Tax Period: According to the executive regulations in a tax year a tax period is divided into 4 periods and each period is of 3 months, i.e. on a quarterly basis, given that the first tax period starts from the effective date of registration. The first tax period begins on the 1st of January and ends on the 31st of March. The second tax period begins on the 1st of April and ends on the 30th of June. The third tax period begins on the 1st of July and ends on the 30th of September. The fourth tax period begins on the 1st of October and ends on the 31st of December. Those periods apply in the same way to every tax year.  If a taxable person meets the compulsory threshold yet fails to register within the specified date, his first tax period shall begin from the effective date of registration.  For example: a company makes an annual taxable supply of over One Million OMR, thus meeting the compulsory threshold of the first registration category with an effective date of 14th April 2021. Yet the company does not register until the 31st of May 2021. In  such case any taxable supplies made from the 14th of April 2021 are subject to VAT for which the taxable person will be personally liable for, as those supplies at the time of sale were not inclusive of VAT. Which is why it is advisable for a taxable person to register within the specified registration timelines to avoid incurring such additional charges of the input tax which cannot be recovered through output tax as none has been collected.
VAT Return
: A VAT Return is a form that should be filed online through the Tax Portal by the taxable person within 30 days following the end of a tax period. This VAT Return must specifically include the values of; taxable and exempt supplies, imported goods, output and input tax, and the total value of tax due for the said period will then be calculated by the computerized system. In the case a taxable person becomes aware of any faults in his submitted return sheet, or the supply value has varied, or if the consideration to be paid is not collected whether fully or partially, he should file a revised VAT return within 30 days from discovering the fault. However practically it is not easy to prove when the fault has been discovered thus, a taxable person is allowed to amend the VAT Return within 3 years from the date of submission. Nonetheless, in all circumstances a VAT Return cannot be amended if the Tax Authority has already begun with the inspection procedures relevant to that specific VAT Return. Moreover, nonpayment in due time will result in an additional tax of 1% of the total value due for each month delayed. In all circumstances, original tax invoices, records and declarations must be retained by the taxable person in case it is requested in an audit conducted by the Tax Authority.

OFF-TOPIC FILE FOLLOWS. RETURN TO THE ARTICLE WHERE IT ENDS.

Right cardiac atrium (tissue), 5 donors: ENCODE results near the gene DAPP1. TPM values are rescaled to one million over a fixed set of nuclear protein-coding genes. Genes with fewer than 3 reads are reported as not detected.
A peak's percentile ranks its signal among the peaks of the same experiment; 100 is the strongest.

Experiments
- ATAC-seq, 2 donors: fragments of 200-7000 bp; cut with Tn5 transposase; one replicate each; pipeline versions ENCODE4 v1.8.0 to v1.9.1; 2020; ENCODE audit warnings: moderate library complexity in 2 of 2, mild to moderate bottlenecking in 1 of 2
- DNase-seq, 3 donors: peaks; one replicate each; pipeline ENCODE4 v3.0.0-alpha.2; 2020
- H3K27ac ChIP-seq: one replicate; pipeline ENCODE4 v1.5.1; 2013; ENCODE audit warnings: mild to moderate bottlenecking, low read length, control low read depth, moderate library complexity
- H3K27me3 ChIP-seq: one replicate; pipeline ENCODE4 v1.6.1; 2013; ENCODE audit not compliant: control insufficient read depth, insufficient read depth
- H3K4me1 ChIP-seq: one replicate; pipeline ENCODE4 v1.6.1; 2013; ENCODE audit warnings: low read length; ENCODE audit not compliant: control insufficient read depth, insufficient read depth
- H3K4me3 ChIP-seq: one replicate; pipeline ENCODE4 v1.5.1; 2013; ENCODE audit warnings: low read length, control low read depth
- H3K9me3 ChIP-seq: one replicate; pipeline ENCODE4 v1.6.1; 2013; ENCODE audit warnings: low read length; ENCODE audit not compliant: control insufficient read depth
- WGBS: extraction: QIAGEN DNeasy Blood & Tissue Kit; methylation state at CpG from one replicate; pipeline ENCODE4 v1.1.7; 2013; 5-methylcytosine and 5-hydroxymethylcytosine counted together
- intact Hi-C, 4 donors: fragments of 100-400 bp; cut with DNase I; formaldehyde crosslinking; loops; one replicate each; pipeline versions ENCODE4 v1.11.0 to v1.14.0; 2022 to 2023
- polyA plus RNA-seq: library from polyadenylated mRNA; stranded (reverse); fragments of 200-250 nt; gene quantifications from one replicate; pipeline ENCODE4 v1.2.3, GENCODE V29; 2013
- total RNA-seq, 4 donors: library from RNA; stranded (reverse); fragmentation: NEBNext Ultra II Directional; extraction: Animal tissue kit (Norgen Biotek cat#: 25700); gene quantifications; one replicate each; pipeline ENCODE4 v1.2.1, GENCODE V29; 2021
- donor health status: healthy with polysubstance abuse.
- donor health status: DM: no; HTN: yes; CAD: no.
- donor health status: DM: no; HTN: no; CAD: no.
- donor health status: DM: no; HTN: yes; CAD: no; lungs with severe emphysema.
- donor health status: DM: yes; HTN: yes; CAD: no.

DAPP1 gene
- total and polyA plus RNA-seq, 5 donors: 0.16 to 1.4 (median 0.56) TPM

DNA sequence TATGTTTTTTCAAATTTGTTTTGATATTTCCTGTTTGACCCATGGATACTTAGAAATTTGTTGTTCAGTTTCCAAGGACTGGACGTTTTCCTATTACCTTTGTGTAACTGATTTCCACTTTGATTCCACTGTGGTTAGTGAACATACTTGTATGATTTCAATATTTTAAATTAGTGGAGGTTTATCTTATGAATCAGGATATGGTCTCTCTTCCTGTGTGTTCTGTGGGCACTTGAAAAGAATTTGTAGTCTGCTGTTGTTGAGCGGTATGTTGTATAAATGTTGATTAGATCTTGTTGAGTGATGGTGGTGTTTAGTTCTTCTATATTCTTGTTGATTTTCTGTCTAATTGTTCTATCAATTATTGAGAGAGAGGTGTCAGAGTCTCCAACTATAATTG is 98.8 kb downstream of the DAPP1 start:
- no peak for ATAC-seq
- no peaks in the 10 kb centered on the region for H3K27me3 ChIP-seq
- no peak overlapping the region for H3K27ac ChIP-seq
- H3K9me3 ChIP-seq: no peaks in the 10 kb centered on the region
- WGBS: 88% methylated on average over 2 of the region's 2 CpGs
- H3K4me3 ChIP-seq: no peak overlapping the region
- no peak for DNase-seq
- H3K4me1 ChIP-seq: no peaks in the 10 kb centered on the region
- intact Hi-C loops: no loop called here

• Imports

All imports to Oman are subject to VAT, except those specifically exempt in the law. The VAT on imports should be collected by the Directorate General of Customs upon entry into Oman. VAT is imposed on the total customs value of the good or service, that is inclusive of any excise tax, custom duties, and fees relevant to transportation, commission, storage, insurance, and other charges as per the Common Customs Law. In the case an importer is a taxable person registered with the TA, he may request a deferral ,i.e. to pay the VAT at a later date. If his request was approved, he shall pay the due VAT with the submission of the Tax Return for the tax period in which the import took place. 

  • Non-Compliance

Non-compliance by the taxable person with the VAT Law and Executive Regulations, such as deliberately refraining from registering when its mandatory, failure to maintain tax records or submitting forged records will result in penalties imposed by the Tax Authority.  Penalties include fines of up to 20,000 OMR and an imprisonment sentence of up to 3 years dependent on the crime committed and penalty imposed according to the VAT Law.  It is important for businesses to note the number of penalties leviable as they could be very costly particularly to smaller businesses.    

  • In relation to legal documents